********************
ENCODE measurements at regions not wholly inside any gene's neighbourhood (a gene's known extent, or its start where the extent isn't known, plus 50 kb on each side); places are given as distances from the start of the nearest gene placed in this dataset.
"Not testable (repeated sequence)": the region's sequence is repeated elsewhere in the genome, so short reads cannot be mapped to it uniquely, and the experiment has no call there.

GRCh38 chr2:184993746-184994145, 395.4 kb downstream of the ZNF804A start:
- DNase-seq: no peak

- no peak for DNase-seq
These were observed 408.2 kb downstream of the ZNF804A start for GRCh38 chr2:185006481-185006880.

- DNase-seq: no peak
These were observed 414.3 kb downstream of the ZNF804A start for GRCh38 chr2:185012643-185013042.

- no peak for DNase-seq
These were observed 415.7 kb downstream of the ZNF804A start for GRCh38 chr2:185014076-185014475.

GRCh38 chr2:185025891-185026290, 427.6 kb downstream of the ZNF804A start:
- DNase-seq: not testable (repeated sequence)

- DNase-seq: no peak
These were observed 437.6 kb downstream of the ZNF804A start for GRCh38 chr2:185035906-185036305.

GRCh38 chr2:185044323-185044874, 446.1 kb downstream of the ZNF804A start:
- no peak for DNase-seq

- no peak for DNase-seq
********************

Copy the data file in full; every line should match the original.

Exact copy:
ENCODE measurements at regions not wholly inside any gene's neighbourhood (a gene's known extent, or its start where the extent isn't known, plus 50 kb on each side); places are given as distances from the start of the nearest gene placed in this dataset.
"Not testable (repeated sequence)": the region's sequence is repeated elsewhere in the genome, so short reads cannot be mapped to it uniquely, and the experiment has no call there.

GRCh38 chr2:184993746-184994145, 395.4 kb downstream of the ZNF804A start:
- DNase-seq: no peak

- no peak for DNase-seq
These were observed 408.2 kb downstream of the ZNF804A start for GRCh38 chr2:185006481-185006880.

- DNase-seq: no peak
These were observed 414.3 kb downstream of the ZNF804A start for GRCh38 chr2:185012643-185013042.

- no peak for DNase-seq
These were observed 415.7 kb downstream of the ZNF804A start for GRCh38 chr2:185014076-185014475.

GRCh38 chr2:185025891-185026290, 427.6 kb downstream of the ZNF804A start:
- DNase-seq: not testable (repeated sequence)

- DNase-seq: no peak
These were observed 437.6 kb downstream of the ZNF804A start for GRCh38 chr2:185035906-185036305.

GRCh38 chr2:185044323-185044874, 446.1 kb downstream of the ZNF804A start:
- no peak for DNase-seq

- no peak for DNase-seq